June 5, 2018

In an increasingly globalized world, law enforcement officials agree that cross border cooperation is vital to their success, especially those who investigate and prosecute organized, crime trafficking, and money laundering.

“Crime does not know borders,” says Iva Balgac, general police director at the Service for Strategic International Police Cooperation in Croatia.

In April, she was one of 80 law enforcement officials to participate in a three-week International Visitor Leadership Program (IVLP) exchange with the focus Towards a More Safe and Secure World: Combating Transnational and Organized Crime.

The program, funded by the U.S. Department of State and organized by World Learning, brought law enforcement professionals from across Europe and the Western Hemisphere to the U.S. to build networks and learn from their American counterparts. They traveled to more than a dozen cities across the country, including Washington, D.C., Tampa, and more, and the trip culminated at the Global Security Conference in New York City.

Iva Balgac, general police director at the Service for Strategic International Police Cooperation in Croatia.

“For me as a police officer, it’s always good to know a police officer in another country so that you have a direct contact and they can advise you how to solve certain issues,” Balgac says.

While police forces around the world have cooperative agreements allowing them to run a foreign license plate number or set up joint drug trafficking investigations, she says, “if you don’t have a colleague on the other side then [those agreements are] not very useful.”

Building a robust professional network is also critical for those who are responsible for crafting laws governing transnational crime. Bosnia and Herzegovina, for example, looked to U.S. practices and international standards back in the early 2000s when it was reforming its judiciary and police.

Edin Jahic analyzes policy and ensures compliance with international standards as chief of the Section for Fighting Organized Crime and Corruption at the Ministry of Security in the Balkan state. He says his country adopted tools — like plea agreements and a witness protection program — that originated in the U.S. and have proven to be very effective in Bosnia and Herzegovina as well. He hoped to get an even better understanding of U.S. policy by participating in the exchange.

“It’s not enough just to read some provision or international standard explanation,” Jahic says. “You have to understand it in practice, especially if you are not a native English speaker. One word can change the entire work.”

Program participants visited the Port Authority of New York and New Jersey to discuss the unique security requirements of the area.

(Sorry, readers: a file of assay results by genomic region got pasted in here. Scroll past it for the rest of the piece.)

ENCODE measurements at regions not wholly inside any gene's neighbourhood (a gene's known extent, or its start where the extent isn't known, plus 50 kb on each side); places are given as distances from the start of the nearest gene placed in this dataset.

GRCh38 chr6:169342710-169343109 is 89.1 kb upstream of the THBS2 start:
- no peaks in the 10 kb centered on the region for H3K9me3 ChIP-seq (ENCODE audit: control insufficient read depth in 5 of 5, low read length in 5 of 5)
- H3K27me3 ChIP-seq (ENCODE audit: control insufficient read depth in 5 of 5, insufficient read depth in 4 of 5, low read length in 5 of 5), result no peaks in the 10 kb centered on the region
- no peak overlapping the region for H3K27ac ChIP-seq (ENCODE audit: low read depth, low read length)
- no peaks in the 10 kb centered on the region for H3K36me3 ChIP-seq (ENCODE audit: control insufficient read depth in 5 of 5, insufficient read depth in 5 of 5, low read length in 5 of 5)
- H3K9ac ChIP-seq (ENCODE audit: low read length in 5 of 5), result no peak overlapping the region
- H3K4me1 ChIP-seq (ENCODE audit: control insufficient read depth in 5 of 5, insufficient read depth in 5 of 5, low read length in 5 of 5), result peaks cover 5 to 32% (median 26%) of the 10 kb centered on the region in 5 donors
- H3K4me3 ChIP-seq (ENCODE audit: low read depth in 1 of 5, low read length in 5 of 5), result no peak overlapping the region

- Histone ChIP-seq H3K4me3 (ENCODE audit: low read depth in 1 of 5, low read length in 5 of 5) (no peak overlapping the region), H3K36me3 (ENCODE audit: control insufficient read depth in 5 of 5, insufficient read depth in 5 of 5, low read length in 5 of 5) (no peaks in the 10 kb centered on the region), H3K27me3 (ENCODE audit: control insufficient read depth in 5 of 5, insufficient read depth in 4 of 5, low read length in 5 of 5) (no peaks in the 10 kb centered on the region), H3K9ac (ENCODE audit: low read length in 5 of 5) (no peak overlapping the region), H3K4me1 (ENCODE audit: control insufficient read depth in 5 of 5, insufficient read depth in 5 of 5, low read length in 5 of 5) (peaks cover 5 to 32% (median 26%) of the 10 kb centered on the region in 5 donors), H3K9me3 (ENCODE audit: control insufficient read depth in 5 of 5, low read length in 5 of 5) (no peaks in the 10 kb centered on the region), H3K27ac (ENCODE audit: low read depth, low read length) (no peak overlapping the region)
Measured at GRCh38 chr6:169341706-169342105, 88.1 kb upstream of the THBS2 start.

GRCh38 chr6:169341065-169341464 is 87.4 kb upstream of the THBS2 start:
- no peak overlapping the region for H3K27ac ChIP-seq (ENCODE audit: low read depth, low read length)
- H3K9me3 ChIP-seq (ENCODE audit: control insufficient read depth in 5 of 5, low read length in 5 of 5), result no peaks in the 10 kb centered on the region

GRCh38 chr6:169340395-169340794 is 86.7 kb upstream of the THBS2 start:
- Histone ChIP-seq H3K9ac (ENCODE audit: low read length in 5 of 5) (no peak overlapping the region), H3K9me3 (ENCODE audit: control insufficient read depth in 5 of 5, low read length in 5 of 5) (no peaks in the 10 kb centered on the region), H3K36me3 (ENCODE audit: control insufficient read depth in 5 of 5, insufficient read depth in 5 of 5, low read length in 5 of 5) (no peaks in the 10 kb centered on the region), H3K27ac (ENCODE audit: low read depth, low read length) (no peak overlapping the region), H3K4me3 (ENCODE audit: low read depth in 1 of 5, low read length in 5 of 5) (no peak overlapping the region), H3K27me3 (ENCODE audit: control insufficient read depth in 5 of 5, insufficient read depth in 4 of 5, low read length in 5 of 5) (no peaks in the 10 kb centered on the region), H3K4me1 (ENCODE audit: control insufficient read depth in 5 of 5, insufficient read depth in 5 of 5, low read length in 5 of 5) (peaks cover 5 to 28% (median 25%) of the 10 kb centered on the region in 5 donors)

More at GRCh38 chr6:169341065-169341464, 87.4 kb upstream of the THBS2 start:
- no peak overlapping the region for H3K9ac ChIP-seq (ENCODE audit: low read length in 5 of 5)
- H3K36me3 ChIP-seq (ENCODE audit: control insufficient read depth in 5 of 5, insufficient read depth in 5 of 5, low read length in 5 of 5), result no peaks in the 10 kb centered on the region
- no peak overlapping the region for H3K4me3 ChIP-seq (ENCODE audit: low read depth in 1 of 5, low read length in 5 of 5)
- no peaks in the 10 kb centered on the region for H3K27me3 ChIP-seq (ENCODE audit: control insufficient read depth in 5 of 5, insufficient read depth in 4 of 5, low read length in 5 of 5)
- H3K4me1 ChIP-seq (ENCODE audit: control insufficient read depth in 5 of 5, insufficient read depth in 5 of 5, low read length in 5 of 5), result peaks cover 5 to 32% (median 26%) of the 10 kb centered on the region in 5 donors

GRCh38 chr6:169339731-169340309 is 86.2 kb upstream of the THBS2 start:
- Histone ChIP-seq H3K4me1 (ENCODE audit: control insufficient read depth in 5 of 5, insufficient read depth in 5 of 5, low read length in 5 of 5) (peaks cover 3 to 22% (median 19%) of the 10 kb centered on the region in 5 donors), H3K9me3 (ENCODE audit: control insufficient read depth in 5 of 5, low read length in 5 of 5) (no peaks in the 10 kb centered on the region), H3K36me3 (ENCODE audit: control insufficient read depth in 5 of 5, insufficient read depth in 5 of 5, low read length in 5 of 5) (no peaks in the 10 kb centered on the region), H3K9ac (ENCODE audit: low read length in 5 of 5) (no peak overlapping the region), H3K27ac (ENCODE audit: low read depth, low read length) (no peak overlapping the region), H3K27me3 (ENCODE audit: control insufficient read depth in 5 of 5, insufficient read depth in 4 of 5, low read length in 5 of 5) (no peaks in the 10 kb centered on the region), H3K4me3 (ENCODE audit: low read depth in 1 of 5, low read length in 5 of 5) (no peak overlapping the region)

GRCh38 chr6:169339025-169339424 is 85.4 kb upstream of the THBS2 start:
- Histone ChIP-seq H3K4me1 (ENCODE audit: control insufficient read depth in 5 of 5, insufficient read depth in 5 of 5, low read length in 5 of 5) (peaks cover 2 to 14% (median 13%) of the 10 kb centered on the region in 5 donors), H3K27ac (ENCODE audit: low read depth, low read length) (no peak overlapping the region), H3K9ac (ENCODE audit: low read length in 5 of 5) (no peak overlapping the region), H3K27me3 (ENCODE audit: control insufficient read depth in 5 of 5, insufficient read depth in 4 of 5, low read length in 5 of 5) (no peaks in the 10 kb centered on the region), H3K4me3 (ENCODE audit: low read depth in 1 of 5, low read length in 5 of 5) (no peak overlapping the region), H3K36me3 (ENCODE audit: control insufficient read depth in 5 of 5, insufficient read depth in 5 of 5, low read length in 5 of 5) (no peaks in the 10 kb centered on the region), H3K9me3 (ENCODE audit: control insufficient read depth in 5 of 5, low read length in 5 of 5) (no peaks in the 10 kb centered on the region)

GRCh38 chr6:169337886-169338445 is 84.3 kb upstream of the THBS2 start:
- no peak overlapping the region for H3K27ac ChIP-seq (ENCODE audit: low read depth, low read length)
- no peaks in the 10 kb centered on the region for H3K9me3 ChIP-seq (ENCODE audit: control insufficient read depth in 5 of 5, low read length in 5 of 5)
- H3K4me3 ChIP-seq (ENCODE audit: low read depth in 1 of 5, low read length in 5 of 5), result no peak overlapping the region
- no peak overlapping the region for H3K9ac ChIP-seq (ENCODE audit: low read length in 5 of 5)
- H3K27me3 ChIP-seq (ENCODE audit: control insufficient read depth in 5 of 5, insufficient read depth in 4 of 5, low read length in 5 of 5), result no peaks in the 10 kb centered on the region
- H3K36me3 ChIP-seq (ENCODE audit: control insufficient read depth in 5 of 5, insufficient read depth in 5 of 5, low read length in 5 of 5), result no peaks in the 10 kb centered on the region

In addition to meetings at federal institutions, Jahic says highlights of the program included meeting analysts from the private sector and universities. He also valued making connections with his fellow European participants.

“I am very fortunate to meet these guys,” he says. “We’ve already made some friendships that are going to last more than these three weeks and, of course, it’s going to be very helpful for my future job.”

Some of the participants already found that the exchange program is helping their work.

Juan Antonio Mateo Ciprian, a public prosecutor for the Attorney General of the Dominican Republic and director of the Department of Counterfeiting Investigations, says the exchange has given him insight into the internal and international cooperation that his U.S. counterparts employ to combat counterfeiting.

He explains that many in the Dominican government — including judges — do not consider forgery a serious crime. He wants to raise consciousness about how forgeries can be used to flout international laws and immigration policies.

IVLP participants attend a lecture at the United Nations as part of the Global Security Conference.

Laxity about forgery, Mateo Ciprian says, affects the country’s image abroad and lowers its potential for economic investment. He wants to change that by developing a training course for members of the prosecutor’s office.

“The idea is to eventually create a specialized prosecutor’s office that will help and advise all the various prosecutors in the country,” he says. “The lessons I have learned here will help me a great deal.” He also plans to use the knowledge and connections gained from the exchange program to share knowledge of forgery and contraband with the U.S. Embassy in Santo Domingo.

The Dominican prosecutor says the exchange program was not only professionally enriching but also personally interesting.

“We have seen amazing situations,” Mateo Ciprian says. “We have had visits not only to places such as prisons, but we have also met with homeless people. In general, I have been fascinated to see how crime is prosecuted in this country.”



Written by Amy McKeever, writer/editor at World Learning